When there’s a problem
Inevitably, an issue will arise from time to time — no one goes through life without the occasional problem — but what you do to manage the situation has a huge impact on how others perceive your company.
If you are using monitoring tools, you will have the earliest possible notice and can respond quickly.
Many times people just want to be acknowledged and have someone listen to their problem. By responding, they feel heard and cared about, which often leads to opportunities that aid in reinforcing your company’s image.
Always do what you can and make reasonable attempts to alleviate a customer’s pain. Use your public posts to let everyone else see that you’re trying to make things better. Don’t respond in anger if you can possibly avoid it. Be patient, helpful, thorough and competent. Remember that other people are watching how you handle this situation, and based on how you react, they will make decisions about whether to do business with you.
As a last fundamental guideline in responding to issues when they arise, be as transparent as possible. People appreciate honesty, and if you’re able to address their issue and explain what you’re doing to resolve it, you have a good chance of enhancing your company’s image.
Handle negative reviews
The simplest way to handle a negative review is to push it down in the list by adding more positive reviews. Ask clients, partners and friends to add their own reviews. It’s understandable that you might be reluctant to draw any more attention to the review. However, don’t let that stop you from taking action. Start by asking people who you know will unreservedly recommend you.
You can also make an effort to add new content, more information, photos and updates. All of this information will push older news further down on the page.
A good, proactive approach is to regularly ask happy clients to post reviews. If you do that consistently, the good reviews will outweigh any negative ones.
Get more positive reviews
A good way to get more positive reviews is to ask for a review during the post-engagement process. This forges deeper relationships with your clients and leads to more referrals — the more positive comments you already have, the easier it is for people to feel comfortable giving you a new one.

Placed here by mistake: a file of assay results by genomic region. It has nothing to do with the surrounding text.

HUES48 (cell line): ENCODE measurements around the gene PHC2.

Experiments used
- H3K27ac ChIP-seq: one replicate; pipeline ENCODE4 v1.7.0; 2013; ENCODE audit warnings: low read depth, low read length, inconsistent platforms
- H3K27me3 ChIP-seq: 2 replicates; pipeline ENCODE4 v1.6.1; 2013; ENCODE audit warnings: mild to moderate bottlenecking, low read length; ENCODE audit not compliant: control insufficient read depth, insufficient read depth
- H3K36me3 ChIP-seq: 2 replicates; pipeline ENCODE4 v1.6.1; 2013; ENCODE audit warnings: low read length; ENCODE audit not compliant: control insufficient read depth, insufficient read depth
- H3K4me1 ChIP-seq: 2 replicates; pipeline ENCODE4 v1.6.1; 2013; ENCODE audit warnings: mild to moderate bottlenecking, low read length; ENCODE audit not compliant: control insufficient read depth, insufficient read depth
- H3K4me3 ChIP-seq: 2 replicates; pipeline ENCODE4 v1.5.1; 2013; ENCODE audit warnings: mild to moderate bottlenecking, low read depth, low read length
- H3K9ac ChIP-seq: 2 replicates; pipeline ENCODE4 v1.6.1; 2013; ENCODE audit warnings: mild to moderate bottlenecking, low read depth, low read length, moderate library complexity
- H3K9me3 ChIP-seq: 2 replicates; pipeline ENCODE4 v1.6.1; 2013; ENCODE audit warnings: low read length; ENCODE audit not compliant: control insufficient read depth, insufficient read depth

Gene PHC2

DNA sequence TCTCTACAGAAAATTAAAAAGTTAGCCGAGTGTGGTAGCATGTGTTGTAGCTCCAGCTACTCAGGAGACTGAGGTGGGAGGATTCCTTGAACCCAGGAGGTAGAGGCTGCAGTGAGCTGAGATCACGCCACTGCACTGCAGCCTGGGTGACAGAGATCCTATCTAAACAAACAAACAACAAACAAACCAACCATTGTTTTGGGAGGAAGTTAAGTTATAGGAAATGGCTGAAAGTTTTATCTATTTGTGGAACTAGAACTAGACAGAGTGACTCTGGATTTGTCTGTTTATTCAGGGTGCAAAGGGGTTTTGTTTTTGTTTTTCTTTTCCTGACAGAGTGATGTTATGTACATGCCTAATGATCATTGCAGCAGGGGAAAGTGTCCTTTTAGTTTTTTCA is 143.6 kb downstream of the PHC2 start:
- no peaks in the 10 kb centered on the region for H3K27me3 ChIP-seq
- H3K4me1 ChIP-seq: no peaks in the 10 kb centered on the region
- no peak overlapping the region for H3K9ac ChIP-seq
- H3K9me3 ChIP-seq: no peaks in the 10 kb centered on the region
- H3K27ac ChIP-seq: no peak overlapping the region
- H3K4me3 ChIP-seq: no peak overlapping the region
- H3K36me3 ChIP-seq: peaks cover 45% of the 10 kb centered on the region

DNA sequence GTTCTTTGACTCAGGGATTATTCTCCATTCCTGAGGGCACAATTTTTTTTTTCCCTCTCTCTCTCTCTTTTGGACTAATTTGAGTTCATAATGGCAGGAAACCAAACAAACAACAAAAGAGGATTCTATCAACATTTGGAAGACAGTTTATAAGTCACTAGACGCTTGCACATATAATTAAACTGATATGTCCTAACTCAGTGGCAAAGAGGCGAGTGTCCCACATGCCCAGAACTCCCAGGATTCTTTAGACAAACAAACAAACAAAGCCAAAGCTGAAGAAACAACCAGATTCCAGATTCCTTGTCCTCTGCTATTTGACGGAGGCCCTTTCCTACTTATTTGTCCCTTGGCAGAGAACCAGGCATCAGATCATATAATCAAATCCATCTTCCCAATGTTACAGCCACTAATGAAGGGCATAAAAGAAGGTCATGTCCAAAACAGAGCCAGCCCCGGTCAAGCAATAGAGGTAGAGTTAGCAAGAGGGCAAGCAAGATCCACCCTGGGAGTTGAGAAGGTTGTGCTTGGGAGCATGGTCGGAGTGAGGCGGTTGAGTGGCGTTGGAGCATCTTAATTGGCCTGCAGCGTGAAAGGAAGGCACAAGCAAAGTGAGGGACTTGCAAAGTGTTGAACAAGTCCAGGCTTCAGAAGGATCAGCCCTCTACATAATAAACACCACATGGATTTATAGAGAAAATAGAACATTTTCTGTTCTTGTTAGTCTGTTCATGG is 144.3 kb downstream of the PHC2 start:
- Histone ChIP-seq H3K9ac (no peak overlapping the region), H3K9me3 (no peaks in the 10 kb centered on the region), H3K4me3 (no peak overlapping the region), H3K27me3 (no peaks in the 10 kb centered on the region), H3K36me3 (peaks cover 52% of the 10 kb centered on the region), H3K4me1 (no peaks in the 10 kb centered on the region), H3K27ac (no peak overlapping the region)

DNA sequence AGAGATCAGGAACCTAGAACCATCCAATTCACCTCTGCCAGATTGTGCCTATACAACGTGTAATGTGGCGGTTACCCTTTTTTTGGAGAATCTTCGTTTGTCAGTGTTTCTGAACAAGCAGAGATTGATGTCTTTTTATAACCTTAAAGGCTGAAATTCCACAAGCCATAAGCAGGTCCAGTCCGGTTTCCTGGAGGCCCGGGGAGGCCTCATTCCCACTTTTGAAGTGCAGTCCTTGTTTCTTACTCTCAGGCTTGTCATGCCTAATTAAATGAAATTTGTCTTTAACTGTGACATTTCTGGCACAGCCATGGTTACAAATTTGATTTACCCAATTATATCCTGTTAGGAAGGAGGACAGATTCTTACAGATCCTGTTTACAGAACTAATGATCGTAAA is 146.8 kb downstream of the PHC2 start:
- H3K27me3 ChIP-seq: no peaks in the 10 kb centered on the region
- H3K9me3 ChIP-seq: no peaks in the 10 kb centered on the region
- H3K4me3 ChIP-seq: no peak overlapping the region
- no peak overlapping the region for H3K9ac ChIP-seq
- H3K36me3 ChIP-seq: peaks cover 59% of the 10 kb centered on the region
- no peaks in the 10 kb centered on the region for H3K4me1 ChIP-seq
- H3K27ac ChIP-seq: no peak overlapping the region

A thank-you is always meaningful, so when people mention you, be sure to reply. This encourages the person who published the review and reminds others who are reading it that they have given your product or service a recommendation.
Don’t be afraid to approach your regular customers and social media connections to post a review about you. Satisfied customers are usually happy to oblige. In addition, if there are specific websites where you want to gain more reviews, include those links on your website and in your email communications. When you make writing a review as easy as clicking a button, it can make a huge difference.
Reputation management can bridge the gap between how others perceive you, your company and your brand and how you want them to perceive it. Reputation management is a continual process of maintaining and improving the way the world sees you — one that helps you build a larger and stronger business.
About the author
Judy Schramm is the CEO of ProResource, a company that specializes in making introductions and generating leads through LinkedIn. She has more than 15 years of experience in all aspects of marketing and public relations. She can be reached at email@example.com or through her LinkedIn profile.